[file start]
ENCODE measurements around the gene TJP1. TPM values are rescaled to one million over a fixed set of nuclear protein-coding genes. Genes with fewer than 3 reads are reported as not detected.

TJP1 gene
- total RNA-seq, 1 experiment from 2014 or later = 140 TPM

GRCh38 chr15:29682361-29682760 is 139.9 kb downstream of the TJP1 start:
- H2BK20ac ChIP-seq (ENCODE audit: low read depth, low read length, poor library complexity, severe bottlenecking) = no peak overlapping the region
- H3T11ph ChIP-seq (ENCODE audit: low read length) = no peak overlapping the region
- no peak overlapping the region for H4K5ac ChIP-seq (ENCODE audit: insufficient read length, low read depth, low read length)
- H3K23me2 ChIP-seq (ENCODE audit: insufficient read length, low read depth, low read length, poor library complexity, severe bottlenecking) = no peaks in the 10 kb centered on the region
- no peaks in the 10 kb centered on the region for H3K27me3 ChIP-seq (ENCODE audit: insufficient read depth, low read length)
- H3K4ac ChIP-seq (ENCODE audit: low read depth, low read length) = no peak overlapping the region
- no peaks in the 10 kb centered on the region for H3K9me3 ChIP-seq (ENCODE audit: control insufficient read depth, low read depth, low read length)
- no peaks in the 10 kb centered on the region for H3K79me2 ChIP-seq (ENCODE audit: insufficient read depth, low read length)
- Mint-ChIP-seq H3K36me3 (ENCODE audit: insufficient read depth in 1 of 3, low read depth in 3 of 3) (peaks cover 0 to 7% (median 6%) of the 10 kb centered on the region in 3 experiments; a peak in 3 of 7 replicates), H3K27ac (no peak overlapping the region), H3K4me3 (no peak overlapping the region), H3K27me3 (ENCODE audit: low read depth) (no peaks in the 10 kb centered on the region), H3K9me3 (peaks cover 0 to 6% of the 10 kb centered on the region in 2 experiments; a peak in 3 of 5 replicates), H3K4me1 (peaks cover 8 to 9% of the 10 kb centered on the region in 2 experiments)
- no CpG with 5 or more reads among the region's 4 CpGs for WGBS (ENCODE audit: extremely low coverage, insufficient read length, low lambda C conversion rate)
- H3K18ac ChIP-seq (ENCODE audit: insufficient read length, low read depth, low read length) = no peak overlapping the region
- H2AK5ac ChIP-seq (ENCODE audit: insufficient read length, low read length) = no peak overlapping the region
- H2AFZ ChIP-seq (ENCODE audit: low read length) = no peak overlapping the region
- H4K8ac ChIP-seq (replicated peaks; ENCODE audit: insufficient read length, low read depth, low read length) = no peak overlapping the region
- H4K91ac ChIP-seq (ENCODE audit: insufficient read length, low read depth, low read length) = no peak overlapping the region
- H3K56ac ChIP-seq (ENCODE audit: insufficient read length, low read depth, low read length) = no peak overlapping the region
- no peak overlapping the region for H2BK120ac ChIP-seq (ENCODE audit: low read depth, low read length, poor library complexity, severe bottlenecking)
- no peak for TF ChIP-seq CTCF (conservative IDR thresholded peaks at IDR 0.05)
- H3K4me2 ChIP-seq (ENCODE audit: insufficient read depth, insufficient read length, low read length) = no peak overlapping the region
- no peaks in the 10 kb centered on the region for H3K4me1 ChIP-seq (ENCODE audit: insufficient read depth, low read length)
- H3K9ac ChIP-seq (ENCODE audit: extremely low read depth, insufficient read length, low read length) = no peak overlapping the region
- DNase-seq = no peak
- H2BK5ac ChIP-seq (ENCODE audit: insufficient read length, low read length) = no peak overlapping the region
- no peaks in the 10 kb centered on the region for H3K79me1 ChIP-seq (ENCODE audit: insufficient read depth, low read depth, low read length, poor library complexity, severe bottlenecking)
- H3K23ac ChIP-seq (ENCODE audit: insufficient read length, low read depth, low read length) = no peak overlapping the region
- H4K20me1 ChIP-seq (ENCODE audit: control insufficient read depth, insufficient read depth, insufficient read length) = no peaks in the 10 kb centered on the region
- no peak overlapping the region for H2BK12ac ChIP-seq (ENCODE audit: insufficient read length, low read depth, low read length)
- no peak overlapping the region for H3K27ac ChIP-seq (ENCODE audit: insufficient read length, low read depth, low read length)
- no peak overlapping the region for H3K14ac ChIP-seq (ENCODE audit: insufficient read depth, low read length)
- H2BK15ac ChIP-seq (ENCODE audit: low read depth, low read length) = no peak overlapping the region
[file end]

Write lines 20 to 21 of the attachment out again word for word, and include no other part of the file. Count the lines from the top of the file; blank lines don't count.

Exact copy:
- H3K56ac ChIP-seq (ENCODE audit: insufficient read length, low read depth, low read length) = no peak overlapping the region
- no peak overlapping the region for H2BK120ac ChIP-seq (ENCODE audit: low read depth, low read length, poor library complexity, severe bottlenecking)